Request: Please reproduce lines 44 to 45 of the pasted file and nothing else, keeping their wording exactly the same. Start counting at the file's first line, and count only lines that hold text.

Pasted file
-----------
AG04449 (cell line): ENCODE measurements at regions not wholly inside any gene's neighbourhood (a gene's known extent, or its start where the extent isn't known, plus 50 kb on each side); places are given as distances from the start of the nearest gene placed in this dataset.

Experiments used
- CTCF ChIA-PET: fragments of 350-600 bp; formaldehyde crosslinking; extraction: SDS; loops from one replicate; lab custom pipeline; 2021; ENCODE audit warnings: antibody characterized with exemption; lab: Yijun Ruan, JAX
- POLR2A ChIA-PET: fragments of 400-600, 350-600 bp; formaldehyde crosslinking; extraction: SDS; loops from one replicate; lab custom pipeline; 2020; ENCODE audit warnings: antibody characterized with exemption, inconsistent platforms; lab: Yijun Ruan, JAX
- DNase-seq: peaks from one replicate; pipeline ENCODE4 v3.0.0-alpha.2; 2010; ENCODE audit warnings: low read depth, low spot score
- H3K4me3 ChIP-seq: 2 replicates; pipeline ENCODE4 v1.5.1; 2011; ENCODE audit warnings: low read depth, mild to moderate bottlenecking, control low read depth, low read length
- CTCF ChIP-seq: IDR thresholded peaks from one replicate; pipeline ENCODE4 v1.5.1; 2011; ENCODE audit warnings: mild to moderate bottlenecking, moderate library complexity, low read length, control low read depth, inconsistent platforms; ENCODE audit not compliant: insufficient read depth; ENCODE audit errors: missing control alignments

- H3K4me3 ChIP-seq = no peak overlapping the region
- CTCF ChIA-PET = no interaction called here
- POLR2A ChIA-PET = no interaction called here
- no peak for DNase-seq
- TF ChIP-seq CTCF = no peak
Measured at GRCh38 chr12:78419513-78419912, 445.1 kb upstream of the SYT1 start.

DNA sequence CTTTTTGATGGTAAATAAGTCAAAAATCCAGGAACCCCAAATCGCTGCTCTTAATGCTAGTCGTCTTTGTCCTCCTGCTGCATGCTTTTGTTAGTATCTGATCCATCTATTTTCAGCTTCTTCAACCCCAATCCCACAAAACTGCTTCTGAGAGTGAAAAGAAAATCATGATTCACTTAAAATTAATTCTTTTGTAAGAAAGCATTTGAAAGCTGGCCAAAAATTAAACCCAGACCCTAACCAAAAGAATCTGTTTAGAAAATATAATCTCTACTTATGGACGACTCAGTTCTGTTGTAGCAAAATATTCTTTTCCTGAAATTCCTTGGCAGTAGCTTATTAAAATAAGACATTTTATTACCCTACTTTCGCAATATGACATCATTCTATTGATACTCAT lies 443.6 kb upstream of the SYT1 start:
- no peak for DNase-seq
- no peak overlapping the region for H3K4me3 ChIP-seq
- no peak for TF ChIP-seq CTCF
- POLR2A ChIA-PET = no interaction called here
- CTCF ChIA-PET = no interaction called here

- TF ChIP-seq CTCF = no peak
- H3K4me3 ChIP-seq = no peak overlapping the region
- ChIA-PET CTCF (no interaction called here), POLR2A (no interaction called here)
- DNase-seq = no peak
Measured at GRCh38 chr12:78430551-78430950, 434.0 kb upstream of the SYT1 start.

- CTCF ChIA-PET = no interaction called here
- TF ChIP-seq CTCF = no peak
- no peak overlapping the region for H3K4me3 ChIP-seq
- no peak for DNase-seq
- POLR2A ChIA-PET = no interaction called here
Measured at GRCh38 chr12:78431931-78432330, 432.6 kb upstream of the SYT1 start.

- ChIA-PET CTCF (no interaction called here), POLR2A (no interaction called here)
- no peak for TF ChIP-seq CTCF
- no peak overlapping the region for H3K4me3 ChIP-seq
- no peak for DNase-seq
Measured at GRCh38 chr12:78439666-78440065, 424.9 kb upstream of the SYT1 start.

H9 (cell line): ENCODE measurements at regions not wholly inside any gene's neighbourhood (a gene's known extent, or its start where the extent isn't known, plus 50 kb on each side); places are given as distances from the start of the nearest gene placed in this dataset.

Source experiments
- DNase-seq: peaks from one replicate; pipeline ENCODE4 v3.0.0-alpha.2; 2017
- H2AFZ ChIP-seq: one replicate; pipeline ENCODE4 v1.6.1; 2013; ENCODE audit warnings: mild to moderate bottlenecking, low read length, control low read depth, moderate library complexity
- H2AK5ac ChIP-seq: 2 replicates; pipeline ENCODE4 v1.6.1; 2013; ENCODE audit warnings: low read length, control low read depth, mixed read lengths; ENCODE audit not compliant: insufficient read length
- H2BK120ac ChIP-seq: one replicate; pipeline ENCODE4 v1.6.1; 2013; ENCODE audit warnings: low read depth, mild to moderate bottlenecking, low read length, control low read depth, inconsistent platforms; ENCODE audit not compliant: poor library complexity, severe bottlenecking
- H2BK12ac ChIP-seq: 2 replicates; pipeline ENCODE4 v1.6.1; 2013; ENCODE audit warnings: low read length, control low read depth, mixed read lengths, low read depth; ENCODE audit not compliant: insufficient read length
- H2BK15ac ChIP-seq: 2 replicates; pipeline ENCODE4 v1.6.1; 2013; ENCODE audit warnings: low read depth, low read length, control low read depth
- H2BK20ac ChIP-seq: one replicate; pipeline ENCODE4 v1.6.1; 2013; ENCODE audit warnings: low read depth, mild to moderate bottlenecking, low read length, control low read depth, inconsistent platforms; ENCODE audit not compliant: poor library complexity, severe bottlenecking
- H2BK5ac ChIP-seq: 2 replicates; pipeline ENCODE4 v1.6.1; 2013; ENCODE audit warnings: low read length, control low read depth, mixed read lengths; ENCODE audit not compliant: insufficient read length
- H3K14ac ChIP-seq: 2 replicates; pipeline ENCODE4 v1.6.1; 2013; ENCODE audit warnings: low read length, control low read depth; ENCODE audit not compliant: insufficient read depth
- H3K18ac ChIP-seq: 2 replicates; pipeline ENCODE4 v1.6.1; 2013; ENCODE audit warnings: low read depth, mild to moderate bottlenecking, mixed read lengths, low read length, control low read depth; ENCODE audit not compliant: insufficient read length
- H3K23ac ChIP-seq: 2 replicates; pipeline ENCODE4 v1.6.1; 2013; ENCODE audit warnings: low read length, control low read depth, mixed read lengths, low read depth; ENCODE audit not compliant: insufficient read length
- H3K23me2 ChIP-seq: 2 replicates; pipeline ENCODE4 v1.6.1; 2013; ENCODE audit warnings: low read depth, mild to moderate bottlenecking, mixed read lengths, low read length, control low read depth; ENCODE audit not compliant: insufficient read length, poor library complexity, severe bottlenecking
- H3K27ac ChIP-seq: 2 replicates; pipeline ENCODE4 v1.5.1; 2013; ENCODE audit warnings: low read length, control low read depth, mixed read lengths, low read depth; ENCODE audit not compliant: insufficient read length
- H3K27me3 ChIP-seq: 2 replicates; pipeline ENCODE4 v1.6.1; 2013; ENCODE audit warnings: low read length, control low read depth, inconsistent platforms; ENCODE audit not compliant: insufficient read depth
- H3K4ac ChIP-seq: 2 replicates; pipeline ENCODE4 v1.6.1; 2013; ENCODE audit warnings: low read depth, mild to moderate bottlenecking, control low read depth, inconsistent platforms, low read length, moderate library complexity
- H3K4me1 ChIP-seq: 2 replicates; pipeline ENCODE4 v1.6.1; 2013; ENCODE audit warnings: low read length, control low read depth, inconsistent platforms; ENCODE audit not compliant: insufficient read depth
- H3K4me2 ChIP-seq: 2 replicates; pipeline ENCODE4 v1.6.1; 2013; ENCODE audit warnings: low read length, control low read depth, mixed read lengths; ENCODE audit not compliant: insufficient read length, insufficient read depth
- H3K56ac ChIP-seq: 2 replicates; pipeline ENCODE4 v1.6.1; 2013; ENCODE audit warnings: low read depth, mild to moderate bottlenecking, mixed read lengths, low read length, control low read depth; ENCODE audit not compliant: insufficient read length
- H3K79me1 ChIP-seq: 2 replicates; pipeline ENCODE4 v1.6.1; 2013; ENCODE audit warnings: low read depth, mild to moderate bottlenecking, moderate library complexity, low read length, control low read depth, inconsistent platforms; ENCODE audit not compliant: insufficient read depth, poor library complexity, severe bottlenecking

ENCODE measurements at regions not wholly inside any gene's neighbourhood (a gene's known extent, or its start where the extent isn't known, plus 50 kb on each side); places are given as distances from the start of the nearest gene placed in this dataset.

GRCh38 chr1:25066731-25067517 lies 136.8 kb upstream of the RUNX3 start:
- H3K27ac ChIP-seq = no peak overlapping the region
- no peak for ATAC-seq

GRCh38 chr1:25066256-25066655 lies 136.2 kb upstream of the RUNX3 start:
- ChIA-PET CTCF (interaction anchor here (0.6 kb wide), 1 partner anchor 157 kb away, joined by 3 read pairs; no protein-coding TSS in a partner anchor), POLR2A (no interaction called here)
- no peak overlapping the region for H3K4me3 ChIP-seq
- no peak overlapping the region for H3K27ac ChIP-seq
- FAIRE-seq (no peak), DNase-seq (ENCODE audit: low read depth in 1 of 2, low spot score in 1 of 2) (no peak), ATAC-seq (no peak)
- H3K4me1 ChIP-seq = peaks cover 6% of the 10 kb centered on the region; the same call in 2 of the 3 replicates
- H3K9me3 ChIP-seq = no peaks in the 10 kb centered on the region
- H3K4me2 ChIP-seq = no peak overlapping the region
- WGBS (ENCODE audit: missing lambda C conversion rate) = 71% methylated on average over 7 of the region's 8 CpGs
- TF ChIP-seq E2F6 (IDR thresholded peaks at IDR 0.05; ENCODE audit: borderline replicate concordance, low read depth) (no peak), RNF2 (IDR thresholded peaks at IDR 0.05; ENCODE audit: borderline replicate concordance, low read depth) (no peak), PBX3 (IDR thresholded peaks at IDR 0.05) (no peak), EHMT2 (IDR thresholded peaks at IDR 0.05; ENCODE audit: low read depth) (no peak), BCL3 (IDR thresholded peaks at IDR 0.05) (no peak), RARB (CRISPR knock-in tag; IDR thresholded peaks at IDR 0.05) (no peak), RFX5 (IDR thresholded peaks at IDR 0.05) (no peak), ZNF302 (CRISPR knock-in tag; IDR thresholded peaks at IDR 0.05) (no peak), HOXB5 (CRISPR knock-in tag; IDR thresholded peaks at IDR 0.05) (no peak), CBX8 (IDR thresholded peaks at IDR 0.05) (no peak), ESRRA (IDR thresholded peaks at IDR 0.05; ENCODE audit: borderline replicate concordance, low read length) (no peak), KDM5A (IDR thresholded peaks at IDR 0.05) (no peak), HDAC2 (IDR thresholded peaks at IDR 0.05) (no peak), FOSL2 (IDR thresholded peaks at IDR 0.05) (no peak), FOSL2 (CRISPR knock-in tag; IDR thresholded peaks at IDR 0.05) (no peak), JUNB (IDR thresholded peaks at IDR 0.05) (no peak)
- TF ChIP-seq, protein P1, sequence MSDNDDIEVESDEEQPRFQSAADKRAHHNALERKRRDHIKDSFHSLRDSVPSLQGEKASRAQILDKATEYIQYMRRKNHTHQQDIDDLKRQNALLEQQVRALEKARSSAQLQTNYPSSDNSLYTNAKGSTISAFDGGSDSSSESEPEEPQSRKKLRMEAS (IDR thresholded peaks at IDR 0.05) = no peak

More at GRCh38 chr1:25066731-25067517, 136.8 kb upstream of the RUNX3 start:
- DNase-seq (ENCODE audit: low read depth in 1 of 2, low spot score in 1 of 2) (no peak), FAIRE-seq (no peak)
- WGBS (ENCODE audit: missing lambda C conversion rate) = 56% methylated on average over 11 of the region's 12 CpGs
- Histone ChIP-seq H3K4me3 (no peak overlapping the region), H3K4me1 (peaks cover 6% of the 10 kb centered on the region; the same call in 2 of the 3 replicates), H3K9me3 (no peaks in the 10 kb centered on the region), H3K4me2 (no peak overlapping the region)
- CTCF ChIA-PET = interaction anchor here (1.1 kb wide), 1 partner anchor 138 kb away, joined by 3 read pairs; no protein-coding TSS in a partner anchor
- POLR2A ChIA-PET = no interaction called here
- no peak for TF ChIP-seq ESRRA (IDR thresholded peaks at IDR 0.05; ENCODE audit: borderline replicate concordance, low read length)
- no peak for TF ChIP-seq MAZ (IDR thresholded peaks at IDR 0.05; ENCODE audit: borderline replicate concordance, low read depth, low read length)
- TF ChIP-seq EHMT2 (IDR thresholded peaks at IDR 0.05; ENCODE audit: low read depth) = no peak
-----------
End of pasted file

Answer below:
- H2BK20ac ChIP-seq: one replicate; pipeline ENCODE4 v1.6.1; 2013; ENCODE audit warnings: low read depth, mild to moderate bottlenecking, low read length, control low read depth, inconsistent platforms; ENCODE audit not compliant: poor library complexity, severe bottlenecking
- H2BK5ac ChIP-seq: 2 replicates; pipeline ENCODE4 v1.6.1; 2013; ENCODE audit warnings: low read length, control low read depth, mixed read lengths; ENCODE audit not compliant: insufficient read length